Interview with Khosrow Ma’soumi about his trilogy as "The Wind Twists in the Meadow" hits the screens:
Inexpensive Filmmaking, the Best Solution to Thoughtful Cinema
by Mohsen Beigagha
Public screening of The Wind Twists in the Meadow was an end to Khosrow Ma'soumi’s trilogy, which started with Tradition of Killing the Lovers (2003) and continued with A Faraway Place (2005). He was originally willing to continue with the series, but then changed his mind when critics urged him not to do so. After making Leaden Times (1988) Ma'soumi was not able to repeat that success for many years. In his trilogy, he delivers a different picture of the nature seasoned by love and violence. All three episodes have received international acclaim. He is indignant with limited screening of his films in Iran and maintains that film screening and distribution mafia does not allow his films to be appreciated.
Film International: You have already produced urban films. What made you change your mind and make films at villages depicting rustic ambience, snow covered fields and wood smugglers?
Khosrow Ma'soumi: After making my second film, Leaden Times, which was the third choice of critics in its time, I failed to do more works along the same line because that film was a box office failure and I was the producer. I made Mr. Governor (1991) because I was cash-strapped. Though it was an urban film with crowded cast, it also failed at the box office. Then I worked for the Welfare Organization and also made The Night Journey (1997) for Sima Film. It was about a boy looking for his lost father at the warfronts. Due to limited public screening, it was largely ignored by critics. My friend, Kiyanoush Ayyari, told me, “You are now called ‘Maker of non-selling rustic movies’. Try to prove that you can also make bestsellers!” Therefore, we joined to write A Wing to Fly (2001) screenplay and Ayyari edited it. The film’s sales were good, but I was not satisfied and thought that I was on the wrong track!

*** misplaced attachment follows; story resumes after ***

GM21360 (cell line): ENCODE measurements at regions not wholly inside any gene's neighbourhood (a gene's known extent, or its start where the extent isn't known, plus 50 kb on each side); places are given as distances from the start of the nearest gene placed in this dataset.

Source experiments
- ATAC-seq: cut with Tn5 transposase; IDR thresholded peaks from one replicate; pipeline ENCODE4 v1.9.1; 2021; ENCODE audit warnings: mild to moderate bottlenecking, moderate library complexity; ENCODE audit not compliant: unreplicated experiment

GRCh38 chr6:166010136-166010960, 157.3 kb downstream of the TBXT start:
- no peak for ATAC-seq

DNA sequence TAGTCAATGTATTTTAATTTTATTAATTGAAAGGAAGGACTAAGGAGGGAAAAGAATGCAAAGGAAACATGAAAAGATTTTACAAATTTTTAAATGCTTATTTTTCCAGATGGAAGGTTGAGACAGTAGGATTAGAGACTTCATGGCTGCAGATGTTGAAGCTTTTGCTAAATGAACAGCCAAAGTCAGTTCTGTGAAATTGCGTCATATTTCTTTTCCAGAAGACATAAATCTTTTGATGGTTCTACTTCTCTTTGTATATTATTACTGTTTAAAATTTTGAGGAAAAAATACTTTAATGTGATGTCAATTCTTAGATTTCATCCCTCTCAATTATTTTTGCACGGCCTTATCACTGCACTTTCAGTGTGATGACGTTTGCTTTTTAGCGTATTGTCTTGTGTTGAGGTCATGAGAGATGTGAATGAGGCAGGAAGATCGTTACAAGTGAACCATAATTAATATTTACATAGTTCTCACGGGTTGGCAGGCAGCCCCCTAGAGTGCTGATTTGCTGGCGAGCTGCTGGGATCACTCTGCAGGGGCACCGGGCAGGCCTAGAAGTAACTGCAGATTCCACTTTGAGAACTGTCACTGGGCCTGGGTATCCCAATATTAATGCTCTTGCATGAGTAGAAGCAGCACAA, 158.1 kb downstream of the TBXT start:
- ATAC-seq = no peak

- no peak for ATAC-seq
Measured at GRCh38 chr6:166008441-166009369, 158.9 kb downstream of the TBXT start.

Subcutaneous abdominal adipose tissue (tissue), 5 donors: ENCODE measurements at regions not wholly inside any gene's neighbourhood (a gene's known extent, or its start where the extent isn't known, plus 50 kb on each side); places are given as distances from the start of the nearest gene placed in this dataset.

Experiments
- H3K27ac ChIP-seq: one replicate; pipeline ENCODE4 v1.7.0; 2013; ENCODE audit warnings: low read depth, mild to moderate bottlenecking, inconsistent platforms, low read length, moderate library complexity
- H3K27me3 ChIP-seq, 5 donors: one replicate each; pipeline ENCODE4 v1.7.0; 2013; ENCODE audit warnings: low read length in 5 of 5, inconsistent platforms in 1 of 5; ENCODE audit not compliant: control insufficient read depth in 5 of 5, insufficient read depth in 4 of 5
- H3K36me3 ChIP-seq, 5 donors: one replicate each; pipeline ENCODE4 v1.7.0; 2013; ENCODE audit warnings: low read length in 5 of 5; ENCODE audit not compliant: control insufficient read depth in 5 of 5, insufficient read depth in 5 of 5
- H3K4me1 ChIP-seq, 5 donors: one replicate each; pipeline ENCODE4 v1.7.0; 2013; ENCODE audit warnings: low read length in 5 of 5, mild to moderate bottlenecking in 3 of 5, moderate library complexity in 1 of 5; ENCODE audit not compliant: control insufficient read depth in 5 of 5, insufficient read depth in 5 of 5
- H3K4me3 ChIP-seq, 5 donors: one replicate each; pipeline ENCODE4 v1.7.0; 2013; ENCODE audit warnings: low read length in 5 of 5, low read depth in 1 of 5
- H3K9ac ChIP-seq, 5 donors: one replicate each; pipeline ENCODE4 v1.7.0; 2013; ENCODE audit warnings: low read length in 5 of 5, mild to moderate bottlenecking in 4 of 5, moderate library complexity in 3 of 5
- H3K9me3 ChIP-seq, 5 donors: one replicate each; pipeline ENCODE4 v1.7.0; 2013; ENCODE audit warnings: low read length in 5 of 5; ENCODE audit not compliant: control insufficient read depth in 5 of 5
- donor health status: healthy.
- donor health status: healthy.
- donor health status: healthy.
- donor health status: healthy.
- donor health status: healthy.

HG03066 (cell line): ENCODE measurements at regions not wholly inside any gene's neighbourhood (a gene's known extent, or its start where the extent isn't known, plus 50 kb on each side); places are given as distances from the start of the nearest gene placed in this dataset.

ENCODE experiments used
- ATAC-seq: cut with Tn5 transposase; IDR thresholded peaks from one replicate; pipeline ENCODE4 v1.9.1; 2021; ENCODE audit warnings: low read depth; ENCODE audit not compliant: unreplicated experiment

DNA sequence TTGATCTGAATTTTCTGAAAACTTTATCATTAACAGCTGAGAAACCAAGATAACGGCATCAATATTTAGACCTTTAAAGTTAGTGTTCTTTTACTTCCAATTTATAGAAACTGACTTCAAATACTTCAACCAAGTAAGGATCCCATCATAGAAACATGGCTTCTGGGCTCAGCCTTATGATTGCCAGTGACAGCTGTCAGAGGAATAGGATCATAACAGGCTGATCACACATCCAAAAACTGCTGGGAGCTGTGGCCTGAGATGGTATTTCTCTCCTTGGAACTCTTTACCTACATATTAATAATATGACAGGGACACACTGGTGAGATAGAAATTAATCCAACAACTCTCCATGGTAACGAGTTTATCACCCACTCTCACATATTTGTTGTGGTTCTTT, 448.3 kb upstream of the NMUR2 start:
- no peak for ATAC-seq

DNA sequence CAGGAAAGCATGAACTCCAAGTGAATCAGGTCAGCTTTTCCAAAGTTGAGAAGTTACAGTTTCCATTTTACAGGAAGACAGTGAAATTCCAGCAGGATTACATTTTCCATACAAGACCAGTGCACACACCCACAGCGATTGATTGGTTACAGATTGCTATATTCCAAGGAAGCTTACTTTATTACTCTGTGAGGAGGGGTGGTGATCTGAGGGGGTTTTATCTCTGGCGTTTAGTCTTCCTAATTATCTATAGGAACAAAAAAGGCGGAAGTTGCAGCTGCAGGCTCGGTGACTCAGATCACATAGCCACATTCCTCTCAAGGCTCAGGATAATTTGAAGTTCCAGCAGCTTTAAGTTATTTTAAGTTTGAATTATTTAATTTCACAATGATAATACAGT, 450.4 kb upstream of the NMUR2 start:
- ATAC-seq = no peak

FI: So, Tradition of Killing the Lovers aimed to correct that mistake?
KM: It was not as simple as that. All producers rejected screenplay of that film and said it would be another box office failure. They were not ready to hear my comments that it was a film about beautiful scenes in north Iran and also focused on destruction of forests and ecosystem due to unemployment and poverty of the local people. I even told the producer of A Wing to Fly that I was ready to make the film on 50,000 dollars, but he rejected my offer and proposed another screenplay which was similar to A Wing to Fly, but I didn’t want to do it. Another producer, at last, liked my screenplay. I told him that I had already made a film on 22,000 dollars (The Night Journey) and I was prepared to make the new film on 50 million tomans.
FI: If it was so inexpensive, why you didn’t produce it on your own?
KM: Because I had no money and 50,000 dollars was too much for me. I told two producers to pay my salary as director and screenwriter after the public screening and I did not even sign a contract with them. I thought if a film were made on a modest budget, it would return the initial capital and won’t fail at the box office. I had already worked with Gohar Kheirandish and Hossein Mahjoub (actors) and they did not object when I offered them lower pay. Nader Ma'soumi, the director of cinematography, was my friend and sound recordist accepted to get less than usual. Set design was done by my brother. Then, we started shooting at a snow covered village called Nimvar. It was the location of a destroyed forest. After shooting was over, I took the producer to a studio which belonged to Arts Department of the Islamic Propagation Organization and he liked the film and was ready to write the contract. I had asked for 5,000 dollars, but he gave me 12,000 dollars. I had spent 22,000 dollars on the film and I had money left to do more. Therefore, I asked Peiman Yazdanian to compose the score...
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2011, Film International
Quarterly Magazine (ISSN 1021-6510)
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Publishing Date Winter 2011
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